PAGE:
The UAE Cabinet has issued Cabinet Resolution No. (42) of 2009,
which came into force on 31 January 2010, increasing the minimum
required paid up share capital of an insurance company to AED 100
million. The Resolution also acts to increase the minimum required
paid up share capital of reinsurance companies to AED 250
Although this Resolution is a recent development in the
regulation of the UAE insurance industry, the main source of law
regulating the industry is Federal Law No. (6) of 2007 concerning
the Insurance Authority (Law). This Law however,
does not specify any minimum percentage UAE shareholding required
for insurance companies established in the UAE. The Resolution now
provides us with guidance on this matter as it prescribes that UAE
or GCC national individuals, or wholly owned UAE or GCC national
legal entities, must hold at least 75% of the share capital of an
insurance company which is established in the UAE. While this does
not differ from what was previously required in practice, it does
formalise the unwritten rule imposed by local authorities in the
As is the case with the Law, the provisions of the Resolution
are applicable to all national and foreign insurance companies
licensed to operate in the UAE, including companies undertaking the
business of cooperative insurance, Takaful and reinsurance, except
for those companies operating in any of the UAE free zones.
The Resolution allows all insurance companies a period of 3
years from the date of its publication in the official Gazette,
being 31 January 2010, to increase its paid up share capital to
comply with the terms of the Resolution. The Resolution does not
specify penalties for non-compliance; however, the Insurance
Authority has the power to issue various types of penalties
including bans and fines.
While the issuance of the Resolution is one of the latest
developments in the UAE insurance industry, the recent activities
of the Insurance Authority, which was formed last year to regulate
the insurance industry in the UAE, should also be considered in
this context. For instance, the Insurance Authority's recent
activities, which may have an indirect effect on insurance
companies, include de-registering a substantial number of brokerage
firms that failed to comply with changes to the laws regulating the
Of further importance, the Insurance Authority acknowledges that
various regulations are in the process of being drafted and it has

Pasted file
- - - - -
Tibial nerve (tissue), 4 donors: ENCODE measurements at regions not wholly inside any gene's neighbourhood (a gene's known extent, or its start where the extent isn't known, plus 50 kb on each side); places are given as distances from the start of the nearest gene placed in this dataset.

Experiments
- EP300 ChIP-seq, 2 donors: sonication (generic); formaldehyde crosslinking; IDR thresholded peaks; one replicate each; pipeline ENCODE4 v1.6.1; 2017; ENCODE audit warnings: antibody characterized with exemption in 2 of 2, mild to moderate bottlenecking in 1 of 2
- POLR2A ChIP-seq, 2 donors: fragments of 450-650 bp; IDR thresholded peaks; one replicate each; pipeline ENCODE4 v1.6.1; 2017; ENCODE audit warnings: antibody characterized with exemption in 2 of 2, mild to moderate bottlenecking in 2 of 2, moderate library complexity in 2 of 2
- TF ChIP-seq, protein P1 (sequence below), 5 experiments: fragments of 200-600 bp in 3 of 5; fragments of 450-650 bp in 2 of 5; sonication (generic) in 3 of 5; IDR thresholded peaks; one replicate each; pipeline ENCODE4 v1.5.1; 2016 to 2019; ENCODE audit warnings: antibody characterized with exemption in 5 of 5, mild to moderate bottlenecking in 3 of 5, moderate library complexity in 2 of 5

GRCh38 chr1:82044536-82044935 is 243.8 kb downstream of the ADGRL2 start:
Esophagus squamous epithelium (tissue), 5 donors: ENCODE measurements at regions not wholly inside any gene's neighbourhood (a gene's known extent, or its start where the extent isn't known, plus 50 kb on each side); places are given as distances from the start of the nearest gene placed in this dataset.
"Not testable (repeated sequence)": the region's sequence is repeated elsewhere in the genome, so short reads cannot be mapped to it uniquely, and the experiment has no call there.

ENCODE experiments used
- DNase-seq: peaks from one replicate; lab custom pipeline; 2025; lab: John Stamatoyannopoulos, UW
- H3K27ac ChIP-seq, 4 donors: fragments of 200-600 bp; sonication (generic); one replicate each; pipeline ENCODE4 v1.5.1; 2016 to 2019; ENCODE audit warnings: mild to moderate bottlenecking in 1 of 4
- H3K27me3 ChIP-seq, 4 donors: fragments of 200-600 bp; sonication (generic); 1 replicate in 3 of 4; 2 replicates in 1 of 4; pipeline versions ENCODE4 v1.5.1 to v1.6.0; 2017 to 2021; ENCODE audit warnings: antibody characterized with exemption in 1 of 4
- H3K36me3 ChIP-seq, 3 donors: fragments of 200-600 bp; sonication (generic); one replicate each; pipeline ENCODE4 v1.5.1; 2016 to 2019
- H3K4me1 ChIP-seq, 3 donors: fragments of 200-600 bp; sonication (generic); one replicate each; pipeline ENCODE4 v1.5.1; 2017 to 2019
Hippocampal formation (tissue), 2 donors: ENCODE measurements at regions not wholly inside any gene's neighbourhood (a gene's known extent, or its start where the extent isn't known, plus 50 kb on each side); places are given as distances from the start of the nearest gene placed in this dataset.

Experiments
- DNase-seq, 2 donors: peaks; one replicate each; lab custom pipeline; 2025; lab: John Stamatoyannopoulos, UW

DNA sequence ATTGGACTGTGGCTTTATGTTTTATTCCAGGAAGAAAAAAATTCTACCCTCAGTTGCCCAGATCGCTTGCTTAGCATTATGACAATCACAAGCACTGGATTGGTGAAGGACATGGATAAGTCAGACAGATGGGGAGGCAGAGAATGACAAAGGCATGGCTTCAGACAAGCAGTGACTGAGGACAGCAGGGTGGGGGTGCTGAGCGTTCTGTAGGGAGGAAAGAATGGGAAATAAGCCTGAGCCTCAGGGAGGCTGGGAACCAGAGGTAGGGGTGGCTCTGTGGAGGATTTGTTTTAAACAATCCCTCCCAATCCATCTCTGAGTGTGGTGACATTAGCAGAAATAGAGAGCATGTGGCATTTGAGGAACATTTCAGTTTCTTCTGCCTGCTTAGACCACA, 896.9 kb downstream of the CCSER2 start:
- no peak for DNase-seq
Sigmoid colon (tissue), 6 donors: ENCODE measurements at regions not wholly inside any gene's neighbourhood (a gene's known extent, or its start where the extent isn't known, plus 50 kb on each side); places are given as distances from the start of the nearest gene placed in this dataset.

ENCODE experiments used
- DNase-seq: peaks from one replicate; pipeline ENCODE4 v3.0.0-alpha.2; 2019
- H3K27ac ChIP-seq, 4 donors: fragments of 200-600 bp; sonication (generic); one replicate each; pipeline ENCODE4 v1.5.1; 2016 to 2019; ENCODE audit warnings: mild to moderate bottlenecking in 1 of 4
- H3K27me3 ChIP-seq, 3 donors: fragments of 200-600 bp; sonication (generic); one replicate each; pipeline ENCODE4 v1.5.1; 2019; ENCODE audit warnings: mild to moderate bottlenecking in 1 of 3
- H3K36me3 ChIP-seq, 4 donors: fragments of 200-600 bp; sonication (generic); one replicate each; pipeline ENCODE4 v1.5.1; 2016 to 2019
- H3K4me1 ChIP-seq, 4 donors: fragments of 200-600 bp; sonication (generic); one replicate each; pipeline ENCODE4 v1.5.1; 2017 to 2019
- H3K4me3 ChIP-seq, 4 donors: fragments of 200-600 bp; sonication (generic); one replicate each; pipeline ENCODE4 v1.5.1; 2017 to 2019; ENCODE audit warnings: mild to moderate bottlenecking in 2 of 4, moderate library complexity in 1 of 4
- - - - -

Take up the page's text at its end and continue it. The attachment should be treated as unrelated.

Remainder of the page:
recently been reported in the media that the Minister of Economy
and Chairman of the Insurance Authority, has issued a resolution
bringing the executive regulations of the Law into force. We
understand from the Authority that the regulations will be applied
to various types of entities operating in the insurance industry
including national and foreign insurance companies. However,
further and specific details will only become available once the
regulations are published.
Please let us know if we can assist you in respect of compliance
with the Resolution or if you would like to arrange a meeting to
discuss this matter.
First published in International Law Office
The content of this article is intended to provide a general
guide to the subject matter. Specialist advice should be sought
about your specific circumstances.
To print this article, all you need is to be registered on Mondaq.com.
Click to Login as an existing user or Register so you can print this article.
An important deadline has just passed by which dual national Egyptians and foreign owned businesses must have disposed of their investments in the Sinai Peninsula, or face compulsory acquisition by the state.
The ruling of the English Court of Appeal in The Princess of the Stars that a "follow the settlements" clause in a reinsurance policy does not negate or impinge on the general rule that a stay of English court proceedings, should be granted only in rare and compelling circumstances.
It is a fundamental principle of insurance law that the utmost good faith must be observed by each party. This rule was stated clearly by Lord Mansfield since 1766, when he said1that: "Insurance is a contract upon speculation..."
Insurers would be well advised to give serious consideration to whether or not litigation is contemplated prior to instructing loss adjusters or experts to provide reports in any matter.
Some comments from our readers… “The articles are extremely timely and highly applicable” “I often find critical information not available elsewhere” “As in-house counsel, Mondaq’s service is of great value”